We have been aware for some time that priorities for law enforcement are changing. This shouldn’t trouble us too much, because society is constantly evolving and the police must respond accordingly, shifting their focus to combat whatever emerges to threaten law and order.
Although overall recorded crime figures have fallen to their lowest levels in the past 40 years, it’s possible that society is not actually as safe as it might appear on paper. A report by HM Inspectorate of Constabulary in Scotland has highlighted an increase in the number of cyber crimes taking place, and warns that the true scale is probably much greater than records suggest.
Even Police Scotland’s Chief Constable, Phil Gormley. has said cyber crime is one of the force’s biggest challenges in the present day and admitted traditional policing practices will be affected by this, since resources can only stretch so far.
But while we may accept such changes to strategy, most of us are likely to be alarmed at the thought of minor offences being dealt with over the phone. The HMICS report suggests this method would only be used if the complainer is happy with this approach, but it’s difficult to imagine a scenario where this would be a satisfactory and effective means of dealing with an alleged crime. Where is the evidence in a faceless phone call? How can theft be ‘resolved’ at the “first point of contact”?
The Scottish Police Federation has expressed concern over the proposal, and citizens are likely to be just as uncomfortable. There is a danger here that the public will lose confidence in the ability of the police to protect our interests. And this could lead to fewer genuine crimes being reported, as an impression builds that the force will do nothing. Not only that, as the SPF correctly highlights, the reporting of a minor offence can often lead to the discovery of a more significant crime.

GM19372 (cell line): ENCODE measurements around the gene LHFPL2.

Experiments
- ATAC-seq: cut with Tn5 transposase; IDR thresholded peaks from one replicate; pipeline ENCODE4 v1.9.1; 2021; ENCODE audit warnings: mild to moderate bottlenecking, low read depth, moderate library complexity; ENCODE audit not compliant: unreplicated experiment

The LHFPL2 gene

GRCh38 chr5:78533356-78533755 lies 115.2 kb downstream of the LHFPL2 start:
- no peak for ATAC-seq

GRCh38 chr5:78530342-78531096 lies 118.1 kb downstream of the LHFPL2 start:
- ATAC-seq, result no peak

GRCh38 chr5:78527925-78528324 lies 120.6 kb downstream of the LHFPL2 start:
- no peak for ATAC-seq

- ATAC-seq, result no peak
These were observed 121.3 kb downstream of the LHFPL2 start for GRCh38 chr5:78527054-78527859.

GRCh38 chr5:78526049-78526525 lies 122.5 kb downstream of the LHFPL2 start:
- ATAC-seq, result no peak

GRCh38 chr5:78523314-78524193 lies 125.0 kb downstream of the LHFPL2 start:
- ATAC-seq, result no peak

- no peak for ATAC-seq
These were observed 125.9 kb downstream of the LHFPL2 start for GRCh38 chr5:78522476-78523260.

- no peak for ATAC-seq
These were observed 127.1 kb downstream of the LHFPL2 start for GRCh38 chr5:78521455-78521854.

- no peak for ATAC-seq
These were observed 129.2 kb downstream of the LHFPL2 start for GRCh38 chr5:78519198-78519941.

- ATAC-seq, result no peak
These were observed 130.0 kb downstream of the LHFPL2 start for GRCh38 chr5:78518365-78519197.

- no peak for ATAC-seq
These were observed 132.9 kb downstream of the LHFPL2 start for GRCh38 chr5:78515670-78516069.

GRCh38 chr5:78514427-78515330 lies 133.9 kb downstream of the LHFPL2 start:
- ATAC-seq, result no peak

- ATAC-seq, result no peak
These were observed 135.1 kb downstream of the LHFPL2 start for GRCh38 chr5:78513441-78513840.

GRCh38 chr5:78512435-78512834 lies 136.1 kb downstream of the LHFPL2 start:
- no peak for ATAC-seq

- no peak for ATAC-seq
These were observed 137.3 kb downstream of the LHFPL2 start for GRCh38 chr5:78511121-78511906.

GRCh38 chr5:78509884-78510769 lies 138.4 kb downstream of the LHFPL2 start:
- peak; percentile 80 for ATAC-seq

Meanwhile, the report suggests that telephone reporting “would alleviate demand on the frontline” and allow officers to “engage more with their local communities”. But surely, from the point of view of residents, engagement means responding to and investigating crimes committed in their neighbourhood.
Fortunately, HMICS has not made this suggestion an official recommendation. And it should remain that way – as an idea floated, but one that was not enforced.
Meantime, we should think hard about what public service we want from our law enforcers. Many people may mistakenly believe they are not vulnerable to online criminals and so do not consider it a pressing danger.
Anti-social behaviour and theft may seem more immediately threatening than the risk of online ‘sextortion’, child pornography, blackmail or fraud, but perhaps we need to find out whether this is in fact the case.
As the Chief Constable has said, it’s time for a “grown-up conversation” and to properly educate people about cyber criminality. But at the same time, let’s not lose sight of the benefits of traditional policing.